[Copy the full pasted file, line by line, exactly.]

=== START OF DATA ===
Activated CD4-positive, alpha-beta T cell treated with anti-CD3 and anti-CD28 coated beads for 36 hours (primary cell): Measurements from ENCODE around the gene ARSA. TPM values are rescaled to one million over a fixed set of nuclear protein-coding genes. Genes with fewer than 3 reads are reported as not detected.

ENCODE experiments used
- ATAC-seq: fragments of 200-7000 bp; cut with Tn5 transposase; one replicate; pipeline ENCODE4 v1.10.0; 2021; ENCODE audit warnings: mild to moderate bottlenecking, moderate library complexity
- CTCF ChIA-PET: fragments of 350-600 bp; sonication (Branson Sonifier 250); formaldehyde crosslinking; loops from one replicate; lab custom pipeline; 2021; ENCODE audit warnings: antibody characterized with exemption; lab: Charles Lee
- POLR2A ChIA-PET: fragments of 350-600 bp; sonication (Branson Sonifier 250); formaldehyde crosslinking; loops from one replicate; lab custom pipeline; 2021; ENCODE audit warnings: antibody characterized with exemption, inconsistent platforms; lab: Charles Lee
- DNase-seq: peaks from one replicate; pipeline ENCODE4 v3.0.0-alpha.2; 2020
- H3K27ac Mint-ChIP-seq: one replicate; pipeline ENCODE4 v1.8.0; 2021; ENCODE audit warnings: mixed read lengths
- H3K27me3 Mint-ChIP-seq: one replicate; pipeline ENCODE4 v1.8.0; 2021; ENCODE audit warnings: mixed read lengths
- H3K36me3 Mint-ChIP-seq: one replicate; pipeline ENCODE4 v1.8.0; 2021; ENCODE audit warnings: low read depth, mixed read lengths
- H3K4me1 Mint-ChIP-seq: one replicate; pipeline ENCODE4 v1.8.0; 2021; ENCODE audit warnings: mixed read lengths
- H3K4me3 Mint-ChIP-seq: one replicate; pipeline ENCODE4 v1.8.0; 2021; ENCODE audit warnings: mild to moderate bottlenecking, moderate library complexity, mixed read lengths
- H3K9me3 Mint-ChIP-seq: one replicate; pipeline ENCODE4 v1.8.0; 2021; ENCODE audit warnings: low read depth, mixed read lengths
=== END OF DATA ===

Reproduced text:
Activated CD4-positive, alpha-beta T cell treated with anti-CD3 and anti-CD28 coated beads for 36 hours (primary cell): Measurements from ENCODE around the gene ARSA. TPM values are rescaled to one million over a fixed set of nuclear protein-coding genes. Genes with fewer than 3 reads are reported as not detected.

ENCODE experiments used
- ATAC-seq: fragments of 200-7000 bp; cut with Tn5 transposase; one replicate; pipeline ENCODE4 v1.10.0; 2021; ENCODE audit warnings: mild to moderate bottlenecking, moderate library complexity
- CTCF ChIA-PET: fragments of 350-600 bp; sonication (Branson Sonifier 250); formaldehyde crosslinking; loops from one replicate; lab custom pipeline; 2021; ENCODE audit warnings: antibody characterized with exemption; lab: Charles Lee
- POLR2A ChIA-PET: fragments of 350-600 bp; sonication (Branson Sonifier 250); formaldehyde crosslinking; loops from one replicate; lab custom pipeline; 2021; ENCODE audit warnings: antibody characterized with exemption, inconsistent platforms; lab: Charles Lee
- DNase-seq: peaks from one replicate; pipeline ENCODE4 v3.0.0-alpha.2; 2020
- H3K27ac Mint-ChIP-seq: one replicate; pipeline ENCODE4 v1.8.0; 2021; ENCODE audit warnings: mixed read lengths
- H3K27me3 Mint-ChIP-seq: one replicate; pipeline ENCODE4 v1.8.0; 2021; ENCODE audit warnings: mixed read lengths
- H3K36me3 Mint-ChIP-seq: one replicate; pipeline ENCODE4 v1.8.0; 2021; ENCODE audit warnings: low read depth, mixed read lengths
- H3K4me1 Mint-ChIP-seq: one replicate; pipeline ENCODE4 v1.8.0; 2021; ENCODE audit warnings: mixed read lengths
- H3K4me3 Mint-ChIP-seq: one replicate; pipeline ENCODE4 v1.8.0; 2021; ENCODE audit warnings: mild to moderate bottlenecking, moderate library complexity, mixed read lengths
- H3K9me3 Mint-ChIP-seq: one replicate; pipeline ENCODE4 v1.8.0; 2021; ENCODE audit warnings: low read depth, mixed read lengths